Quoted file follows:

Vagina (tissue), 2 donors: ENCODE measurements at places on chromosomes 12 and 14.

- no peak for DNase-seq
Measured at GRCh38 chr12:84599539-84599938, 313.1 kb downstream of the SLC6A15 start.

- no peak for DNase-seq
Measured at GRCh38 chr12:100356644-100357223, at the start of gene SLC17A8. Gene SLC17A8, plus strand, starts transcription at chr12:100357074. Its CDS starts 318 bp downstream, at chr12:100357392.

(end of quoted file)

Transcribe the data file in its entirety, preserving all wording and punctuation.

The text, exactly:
Vagina (tissue), 2 donors: ENCODE measurements at places on chromosomes 12 and 14.

- no peak for DNase-seq
Measured at GRCh38 chr12:84599539-84599938, 313.1 kb downstream of the SLC6A15 start.

- no peak for DNase-seq
Measured at GRCh38 chr12:100356644-100357223, at the start of gene SLC17A8. Gene SLC17A8, plus strand, starts transcription at chr12:100357074. Its CDS starts 318 bp downstream, at chr12:100357392.